You are you. People tell you to change so you can “walk in two worlds”. But this is a trick. There is only one world, one you. Don’t leave your culture ways at the door for study. You have the oldest, smartest culture on the planet – use it.
Do you want to get an education, but feel like it is making you lose your identity as an Indigenous person? There is a solution to this problem, but first you need to face some truths about the world around you, and who we are all forced to be in this society today.
If you can’t see this truth, then the big lies will finish you, finish us all. So who are we? We used to call ourselves “People” in our own languages. Everyone did, but no more. Aboriginal, Indigenous – these are English names, putting the European world in the centre and us on the outside.
We must be on the outside, and we must be poor and dying, because this makes the fake story of European progress look real. The story of progress says that humans and society started out hard, stupid and violent, then got better and better until it reached the highest and smartest kind of people – Europeans.
Our role as Indigenous people in this story is to be “stone age” people, to show how terrible life was before humans “grew up” into Europeans. Most people, even in our own communities, believe in this story of progress and growth. But it is a lie.
How this ‘civilisation’ really started
Civilisation started not long ago, when some people got greedy, wanting more than one place could give them. They split from their place, from land. They made cities. A city can’t live off its own land, so needs things from other places. It never stops growing and taking from other places until it dies. This is civilisation. Civilisations don’t last long, but they kill everything they can reach before they die.
Western European civilisation spread further than any other, stealing lands to take the resources, like soil, water, fuel and metals, which would eventually run out. These lands were called colonies. In its final stages, the use of fossil fuel resources like oil and coal helped western civilisation last longer than any other before it. But the biggest resource was knowledge, which they stole from all over the world to make new technology.
Knowledge stolen by colonies grew into what they called western knowledge. Today you need to know this knowledge to get work. You need work to get money. You need money just to live today. Everyone is a slave to this system.
All the knowledge in the world now can only come to you through western knowledge, like tea through a tea bag. Even your own culture is mostly known through English words and ideas coming from the colony that now sits on your land. Even your identity – who you are – comes to you through western knowledge.
They tell you who you are. They name you, name your land. Naming yourself and naming your land can give you freedom. But this is hard and dangerous when you are still being colonised, taken over. You need to learn western knowledge to protect yourself, because the colony’s job is to take whatever is left of you and your land and feed it to the civilisation until everything is gone. You need to know how to talk their talk if you want to survive this.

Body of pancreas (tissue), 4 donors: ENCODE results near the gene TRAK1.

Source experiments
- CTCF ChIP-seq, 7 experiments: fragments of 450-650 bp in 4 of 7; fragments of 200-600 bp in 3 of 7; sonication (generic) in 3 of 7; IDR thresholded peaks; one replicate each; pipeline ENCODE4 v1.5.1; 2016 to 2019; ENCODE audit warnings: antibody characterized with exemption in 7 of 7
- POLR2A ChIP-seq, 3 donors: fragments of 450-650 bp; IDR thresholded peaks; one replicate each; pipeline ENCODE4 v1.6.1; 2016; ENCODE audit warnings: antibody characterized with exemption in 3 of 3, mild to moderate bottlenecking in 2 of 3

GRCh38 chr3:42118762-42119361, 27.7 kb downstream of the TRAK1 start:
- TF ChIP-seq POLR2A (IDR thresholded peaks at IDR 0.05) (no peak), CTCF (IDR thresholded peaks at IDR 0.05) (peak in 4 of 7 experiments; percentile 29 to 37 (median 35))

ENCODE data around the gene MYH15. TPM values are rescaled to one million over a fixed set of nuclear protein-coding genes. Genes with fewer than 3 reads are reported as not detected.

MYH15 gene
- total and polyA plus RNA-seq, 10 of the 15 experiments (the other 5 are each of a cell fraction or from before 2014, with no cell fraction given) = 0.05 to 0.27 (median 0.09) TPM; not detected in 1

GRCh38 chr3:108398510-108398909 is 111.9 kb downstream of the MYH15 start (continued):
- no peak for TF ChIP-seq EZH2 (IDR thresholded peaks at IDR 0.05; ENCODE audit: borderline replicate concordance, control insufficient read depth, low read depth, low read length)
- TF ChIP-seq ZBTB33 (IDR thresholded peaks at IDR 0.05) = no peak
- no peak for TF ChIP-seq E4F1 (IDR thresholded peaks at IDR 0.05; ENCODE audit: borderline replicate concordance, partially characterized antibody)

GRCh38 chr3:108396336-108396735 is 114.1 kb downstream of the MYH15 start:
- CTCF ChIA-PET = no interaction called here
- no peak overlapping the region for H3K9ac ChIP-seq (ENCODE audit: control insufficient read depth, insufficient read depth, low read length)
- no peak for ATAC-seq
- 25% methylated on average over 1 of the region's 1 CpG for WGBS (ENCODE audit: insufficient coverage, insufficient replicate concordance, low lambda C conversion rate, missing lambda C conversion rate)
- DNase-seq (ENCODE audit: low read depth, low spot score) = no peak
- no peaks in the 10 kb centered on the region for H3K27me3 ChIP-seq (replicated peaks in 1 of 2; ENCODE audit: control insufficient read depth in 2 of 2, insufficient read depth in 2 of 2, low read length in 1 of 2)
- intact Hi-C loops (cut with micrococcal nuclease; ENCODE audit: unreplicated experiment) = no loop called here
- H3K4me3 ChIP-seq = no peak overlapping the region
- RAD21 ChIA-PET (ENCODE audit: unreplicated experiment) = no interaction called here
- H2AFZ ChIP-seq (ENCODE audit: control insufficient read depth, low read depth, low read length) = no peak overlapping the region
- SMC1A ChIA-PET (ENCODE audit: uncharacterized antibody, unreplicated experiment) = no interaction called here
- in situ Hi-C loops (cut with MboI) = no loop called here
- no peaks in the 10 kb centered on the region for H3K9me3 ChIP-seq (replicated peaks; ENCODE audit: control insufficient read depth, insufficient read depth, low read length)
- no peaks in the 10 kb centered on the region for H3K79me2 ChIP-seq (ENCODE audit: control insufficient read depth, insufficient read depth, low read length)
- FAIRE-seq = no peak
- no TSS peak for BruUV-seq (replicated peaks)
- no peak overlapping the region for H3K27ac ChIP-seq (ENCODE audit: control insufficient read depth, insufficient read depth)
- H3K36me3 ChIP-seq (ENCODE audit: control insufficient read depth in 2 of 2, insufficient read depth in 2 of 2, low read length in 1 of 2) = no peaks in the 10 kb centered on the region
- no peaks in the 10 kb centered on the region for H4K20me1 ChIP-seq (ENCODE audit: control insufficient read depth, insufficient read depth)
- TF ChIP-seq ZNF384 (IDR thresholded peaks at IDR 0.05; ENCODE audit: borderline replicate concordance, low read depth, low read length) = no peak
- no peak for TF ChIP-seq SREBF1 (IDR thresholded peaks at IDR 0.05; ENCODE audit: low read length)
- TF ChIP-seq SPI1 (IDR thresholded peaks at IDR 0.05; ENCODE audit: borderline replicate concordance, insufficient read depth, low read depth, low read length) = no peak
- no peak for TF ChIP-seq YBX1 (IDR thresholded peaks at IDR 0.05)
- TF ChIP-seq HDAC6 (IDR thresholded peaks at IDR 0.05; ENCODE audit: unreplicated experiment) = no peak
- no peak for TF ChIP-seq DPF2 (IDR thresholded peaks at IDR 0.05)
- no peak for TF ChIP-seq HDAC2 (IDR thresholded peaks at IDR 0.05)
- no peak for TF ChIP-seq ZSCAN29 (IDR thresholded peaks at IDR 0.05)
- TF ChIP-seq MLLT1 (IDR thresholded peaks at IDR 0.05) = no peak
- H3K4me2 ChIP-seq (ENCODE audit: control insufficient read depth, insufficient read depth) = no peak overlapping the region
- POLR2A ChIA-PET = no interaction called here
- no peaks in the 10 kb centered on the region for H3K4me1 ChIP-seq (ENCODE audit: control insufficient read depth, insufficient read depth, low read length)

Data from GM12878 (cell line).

Everyone is a slave to western civilisation – even Asian cultures need to use western economic systems and calendar and language for business. If you are a slave who knows western knowledge and western money and western ways of living, then you can get better work and food and shelter. If you don’t know these things, you are poor or in jail.
Most of the land is owned by outsiders or emptied by them, so you can’t live from the land anymore. You need wealth and knowledge if you want your community to survive. Money is different from wealth. Money is what one person can have for one day. Wealth is what a family or community can hold forever. This is what we have lost. We have forgotten something. We know that our land was wealth, but we have forgotten that our greatest wealth has always been knowledge.
Our way of knowing
Our knowledge is different from western knowledge, because it is not stored in marks on paper or a screen – it is in story, place, relationships, images and signs. This is our way of knowing.
Civilised people have lost this. And this is what we forget now, when we try to learn western knowledge to survive, to feed and shelter and protect ourselves, or to gain the money that education brings.
We forget because we’re told that we have to leave our way of knowing behind when we come to western knowledge, that our way will stop us from learning properly. This is a lie. Indigenous knowledge is a living thing that carries the smartest ways of thinking on the planet. Using these ways, we can learn anything.
Forget about learning “two ways” or “both ways”. Stick to our way, which is the best way to concentrate, remember, think. In your education, it doesn’t matter what you learn; it’s how you learn it.
The most important thing we will need is our traditional skill of thinking, our way of knowing. If we can see clearly, and we can still think properly, then we will adapt and survive. So don’t give up your Indigenous genius – it is your wealth for the future.
Dr Tyson Yunkaporta has developed academic works on ‘8 Aboriginal Ways Of Learning‘. The NSW Department of Education initiative shows how teachers can incorporate Aboriginal perspectives by using Aboriginal learning techniques.
Cover image: Adam Ridgeway